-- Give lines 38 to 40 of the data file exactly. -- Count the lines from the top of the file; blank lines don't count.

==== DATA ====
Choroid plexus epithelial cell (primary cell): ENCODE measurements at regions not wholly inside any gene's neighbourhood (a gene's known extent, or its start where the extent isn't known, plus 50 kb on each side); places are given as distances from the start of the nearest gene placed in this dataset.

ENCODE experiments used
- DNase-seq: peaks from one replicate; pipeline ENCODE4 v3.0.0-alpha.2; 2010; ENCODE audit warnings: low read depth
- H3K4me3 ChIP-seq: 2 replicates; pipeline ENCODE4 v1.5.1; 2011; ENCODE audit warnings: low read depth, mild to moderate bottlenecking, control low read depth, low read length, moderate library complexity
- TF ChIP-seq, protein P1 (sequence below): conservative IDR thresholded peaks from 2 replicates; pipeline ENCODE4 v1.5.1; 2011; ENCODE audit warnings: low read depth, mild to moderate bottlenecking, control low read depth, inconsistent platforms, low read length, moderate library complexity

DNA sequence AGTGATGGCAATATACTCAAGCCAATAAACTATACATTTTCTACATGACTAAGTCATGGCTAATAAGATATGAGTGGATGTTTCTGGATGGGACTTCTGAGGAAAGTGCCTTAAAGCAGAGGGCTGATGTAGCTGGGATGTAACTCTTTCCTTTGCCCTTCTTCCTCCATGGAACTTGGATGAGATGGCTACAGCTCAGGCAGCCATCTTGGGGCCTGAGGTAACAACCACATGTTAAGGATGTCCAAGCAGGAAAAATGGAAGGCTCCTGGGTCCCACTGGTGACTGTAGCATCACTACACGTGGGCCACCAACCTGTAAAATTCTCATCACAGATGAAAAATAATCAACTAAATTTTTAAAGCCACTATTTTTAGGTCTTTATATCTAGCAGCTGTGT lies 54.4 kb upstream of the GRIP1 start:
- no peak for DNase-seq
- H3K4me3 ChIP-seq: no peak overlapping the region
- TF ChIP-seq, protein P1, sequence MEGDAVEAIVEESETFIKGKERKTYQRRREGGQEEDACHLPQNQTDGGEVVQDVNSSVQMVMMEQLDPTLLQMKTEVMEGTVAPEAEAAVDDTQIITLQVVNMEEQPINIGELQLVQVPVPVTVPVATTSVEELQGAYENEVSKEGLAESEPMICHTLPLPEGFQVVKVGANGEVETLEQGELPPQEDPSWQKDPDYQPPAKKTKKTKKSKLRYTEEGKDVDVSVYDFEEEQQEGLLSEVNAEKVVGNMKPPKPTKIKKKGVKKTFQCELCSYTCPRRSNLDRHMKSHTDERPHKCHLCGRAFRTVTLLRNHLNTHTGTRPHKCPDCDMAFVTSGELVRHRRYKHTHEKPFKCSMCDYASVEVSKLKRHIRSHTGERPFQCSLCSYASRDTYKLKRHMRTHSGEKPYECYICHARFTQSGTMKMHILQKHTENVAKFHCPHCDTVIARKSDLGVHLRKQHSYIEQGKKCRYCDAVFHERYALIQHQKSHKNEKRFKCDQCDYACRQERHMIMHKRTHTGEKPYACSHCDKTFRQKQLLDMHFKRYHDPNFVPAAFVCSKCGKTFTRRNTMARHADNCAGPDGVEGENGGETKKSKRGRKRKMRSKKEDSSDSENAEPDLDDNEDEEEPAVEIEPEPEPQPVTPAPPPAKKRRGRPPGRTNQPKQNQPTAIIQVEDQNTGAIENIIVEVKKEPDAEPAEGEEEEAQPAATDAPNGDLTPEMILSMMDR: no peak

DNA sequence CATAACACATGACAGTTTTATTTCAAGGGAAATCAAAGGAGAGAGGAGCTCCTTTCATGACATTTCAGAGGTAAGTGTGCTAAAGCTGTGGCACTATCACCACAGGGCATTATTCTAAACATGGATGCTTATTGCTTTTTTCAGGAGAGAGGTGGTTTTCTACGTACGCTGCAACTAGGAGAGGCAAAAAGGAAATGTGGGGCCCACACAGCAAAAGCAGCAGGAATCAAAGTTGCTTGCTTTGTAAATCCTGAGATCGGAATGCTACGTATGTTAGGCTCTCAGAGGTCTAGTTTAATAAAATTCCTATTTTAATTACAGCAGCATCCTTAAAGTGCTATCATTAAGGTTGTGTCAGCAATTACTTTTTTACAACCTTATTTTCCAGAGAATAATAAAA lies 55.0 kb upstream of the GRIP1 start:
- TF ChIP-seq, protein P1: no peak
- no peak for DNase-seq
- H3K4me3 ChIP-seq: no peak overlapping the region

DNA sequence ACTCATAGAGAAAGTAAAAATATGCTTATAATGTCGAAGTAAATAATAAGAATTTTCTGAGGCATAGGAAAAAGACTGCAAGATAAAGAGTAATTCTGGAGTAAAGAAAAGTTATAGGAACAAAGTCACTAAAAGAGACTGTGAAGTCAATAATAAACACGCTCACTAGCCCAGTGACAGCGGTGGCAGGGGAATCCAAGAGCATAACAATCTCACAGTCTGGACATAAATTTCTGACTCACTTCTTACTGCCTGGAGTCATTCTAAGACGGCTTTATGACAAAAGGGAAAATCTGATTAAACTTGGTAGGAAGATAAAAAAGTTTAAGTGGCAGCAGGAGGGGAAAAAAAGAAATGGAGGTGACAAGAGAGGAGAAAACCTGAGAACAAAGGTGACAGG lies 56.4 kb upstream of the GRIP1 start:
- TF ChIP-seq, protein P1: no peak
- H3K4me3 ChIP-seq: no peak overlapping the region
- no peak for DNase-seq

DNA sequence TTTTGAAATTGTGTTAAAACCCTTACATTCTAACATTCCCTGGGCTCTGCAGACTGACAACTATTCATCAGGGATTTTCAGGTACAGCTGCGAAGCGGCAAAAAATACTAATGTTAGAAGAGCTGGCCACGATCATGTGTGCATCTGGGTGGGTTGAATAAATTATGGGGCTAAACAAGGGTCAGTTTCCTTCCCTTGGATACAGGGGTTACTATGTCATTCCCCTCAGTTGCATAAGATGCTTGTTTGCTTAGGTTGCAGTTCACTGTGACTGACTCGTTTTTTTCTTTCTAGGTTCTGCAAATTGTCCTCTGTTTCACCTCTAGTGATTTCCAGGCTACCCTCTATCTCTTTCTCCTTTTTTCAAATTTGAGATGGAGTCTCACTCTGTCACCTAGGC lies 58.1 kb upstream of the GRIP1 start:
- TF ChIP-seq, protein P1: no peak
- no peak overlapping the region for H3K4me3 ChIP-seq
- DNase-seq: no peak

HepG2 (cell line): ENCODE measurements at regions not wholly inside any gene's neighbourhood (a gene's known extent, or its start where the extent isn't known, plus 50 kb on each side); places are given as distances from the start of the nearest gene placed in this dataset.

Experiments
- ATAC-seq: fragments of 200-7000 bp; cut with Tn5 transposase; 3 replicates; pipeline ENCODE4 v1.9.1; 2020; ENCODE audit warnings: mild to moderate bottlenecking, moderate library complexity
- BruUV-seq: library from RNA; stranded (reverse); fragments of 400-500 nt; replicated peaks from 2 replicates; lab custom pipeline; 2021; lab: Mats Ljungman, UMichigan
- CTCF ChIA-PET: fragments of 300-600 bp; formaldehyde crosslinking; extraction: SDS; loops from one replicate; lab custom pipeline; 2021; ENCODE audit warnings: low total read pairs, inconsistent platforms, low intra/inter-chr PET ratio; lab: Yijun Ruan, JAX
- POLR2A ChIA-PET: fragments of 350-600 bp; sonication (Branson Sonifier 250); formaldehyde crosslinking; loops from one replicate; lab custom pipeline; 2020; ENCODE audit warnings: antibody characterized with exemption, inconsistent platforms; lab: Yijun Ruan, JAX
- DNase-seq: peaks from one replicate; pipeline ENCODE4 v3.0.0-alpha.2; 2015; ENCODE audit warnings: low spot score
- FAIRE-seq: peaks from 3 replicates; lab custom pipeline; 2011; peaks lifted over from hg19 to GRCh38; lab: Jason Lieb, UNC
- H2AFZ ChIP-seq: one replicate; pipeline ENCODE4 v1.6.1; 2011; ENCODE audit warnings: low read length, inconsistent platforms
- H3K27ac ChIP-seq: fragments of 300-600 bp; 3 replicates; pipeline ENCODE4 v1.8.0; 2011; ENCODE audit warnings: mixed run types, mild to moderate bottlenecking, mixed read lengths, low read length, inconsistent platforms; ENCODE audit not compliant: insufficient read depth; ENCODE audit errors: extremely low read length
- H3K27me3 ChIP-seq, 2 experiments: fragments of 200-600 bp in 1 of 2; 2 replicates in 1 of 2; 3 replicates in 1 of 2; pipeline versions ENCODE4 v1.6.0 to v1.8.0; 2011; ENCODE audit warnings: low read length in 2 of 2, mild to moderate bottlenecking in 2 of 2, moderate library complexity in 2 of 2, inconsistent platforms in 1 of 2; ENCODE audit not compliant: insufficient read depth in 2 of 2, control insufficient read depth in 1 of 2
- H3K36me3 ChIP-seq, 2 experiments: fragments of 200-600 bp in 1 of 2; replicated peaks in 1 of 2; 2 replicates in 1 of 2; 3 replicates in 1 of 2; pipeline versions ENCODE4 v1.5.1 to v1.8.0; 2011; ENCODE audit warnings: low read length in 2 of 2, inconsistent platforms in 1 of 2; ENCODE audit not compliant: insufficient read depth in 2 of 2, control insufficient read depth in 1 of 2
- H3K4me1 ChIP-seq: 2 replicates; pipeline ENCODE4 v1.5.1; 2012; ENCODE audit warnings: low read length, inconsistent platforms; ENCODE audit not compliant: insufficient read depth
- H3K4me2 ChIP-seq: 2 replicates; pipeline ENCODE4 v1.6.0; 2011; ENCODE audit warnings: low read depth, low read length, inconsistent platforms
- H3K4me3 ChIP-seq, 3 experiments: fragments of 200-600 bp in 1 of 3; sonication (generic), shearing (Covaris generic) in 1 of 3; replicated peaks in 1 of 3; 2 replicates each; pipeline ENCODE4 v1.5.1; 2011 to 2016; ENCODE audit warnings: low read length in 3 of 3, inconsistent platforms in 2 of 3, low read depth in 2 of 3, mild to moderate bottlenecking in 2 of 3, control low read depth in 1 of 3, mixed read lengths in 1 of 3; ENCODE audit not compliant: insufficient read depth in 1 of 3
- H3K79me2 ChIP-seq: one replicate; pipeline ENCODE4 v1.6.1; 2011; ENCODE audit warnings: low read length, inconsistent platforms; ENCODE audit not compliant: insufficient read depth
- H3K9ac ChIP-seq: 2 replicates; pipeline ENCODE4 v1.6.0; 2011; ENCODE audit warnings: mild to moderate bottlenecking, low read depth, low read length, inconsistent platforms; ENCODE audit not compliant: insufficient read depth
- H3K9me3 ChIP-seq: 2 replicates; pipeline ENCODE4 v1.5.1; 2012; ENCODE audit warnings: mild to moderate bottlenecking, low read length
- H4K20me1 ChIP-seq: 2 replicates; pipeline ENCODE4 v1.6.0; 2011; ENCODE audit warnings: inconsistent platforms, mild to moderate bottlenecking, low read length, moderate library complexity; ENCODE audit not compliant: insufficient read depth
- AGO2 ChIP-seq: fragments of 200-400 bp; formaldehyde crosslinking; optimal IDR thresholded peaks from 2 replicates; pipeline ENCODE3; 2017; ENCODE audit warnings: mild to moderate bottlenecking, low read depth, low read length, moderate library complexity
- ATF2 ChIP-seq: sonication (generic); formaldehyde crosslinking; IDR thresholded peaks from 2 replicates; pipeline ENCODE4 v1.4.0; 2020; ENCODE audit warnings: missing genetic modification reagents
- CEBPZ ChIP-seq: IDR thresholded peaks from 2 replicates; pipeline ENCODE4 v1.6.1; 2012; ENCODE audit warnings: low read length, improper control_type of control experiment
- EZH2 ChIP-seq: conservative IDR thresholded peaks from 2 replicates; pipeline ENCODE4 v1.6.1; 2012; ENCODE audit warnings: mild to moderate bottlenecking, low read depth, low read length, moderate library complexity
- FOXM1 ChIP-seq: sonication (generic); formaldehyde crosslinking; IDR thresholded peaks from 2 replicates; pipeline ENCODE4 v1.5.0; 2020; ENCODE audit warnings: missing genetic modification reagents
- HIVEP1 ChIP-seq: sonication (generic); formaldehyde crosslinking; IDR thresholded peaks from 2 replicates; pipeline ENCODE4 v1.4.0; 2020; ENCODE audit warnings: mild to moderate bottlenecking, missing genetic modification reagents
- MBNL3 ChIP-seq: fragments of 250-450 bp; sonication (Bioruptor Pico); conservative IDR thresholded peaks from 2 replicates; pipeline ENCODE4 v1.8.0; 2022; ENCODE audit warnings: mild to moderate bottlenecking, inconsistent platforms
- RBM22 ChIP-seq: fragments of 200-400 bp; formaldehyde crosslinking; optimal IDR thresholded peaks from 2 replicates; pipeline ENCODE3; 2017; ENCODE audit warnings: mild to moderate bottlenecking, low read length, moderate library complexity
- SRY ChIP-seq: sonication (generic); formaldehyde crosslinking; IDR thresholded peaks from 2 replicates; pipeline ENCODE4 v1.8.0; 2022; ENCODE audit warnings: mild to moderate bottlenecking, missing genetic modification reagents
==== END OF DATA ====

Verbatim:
- H3K9ac ChIP-seq: 2 replicates; pipeline ENCODE4 v1.6.0; 2011; ENCODE audit warnings: mild to moderate bottlenecking, low read depth, low read length, inconsistent platforms; ENCODE audit not compliant: insufficient read depth
- H3K9me3 ChIP-seq: 2 replicates; pipeline ENCODE4 v1.5.1; 2012; ENCODE audit warnings: mild to moderate bottlenecking, low read length
- H4K20me1 ChIP-seq: 2 replicates; pipeline ENCODE4 v1.6.0; 2011; ENCODE audit warnings: inconsistent platforms, mild to moderate bottlenecking, low read length, moderate library complexity; ENCODE audit not compliant: insufficient read depth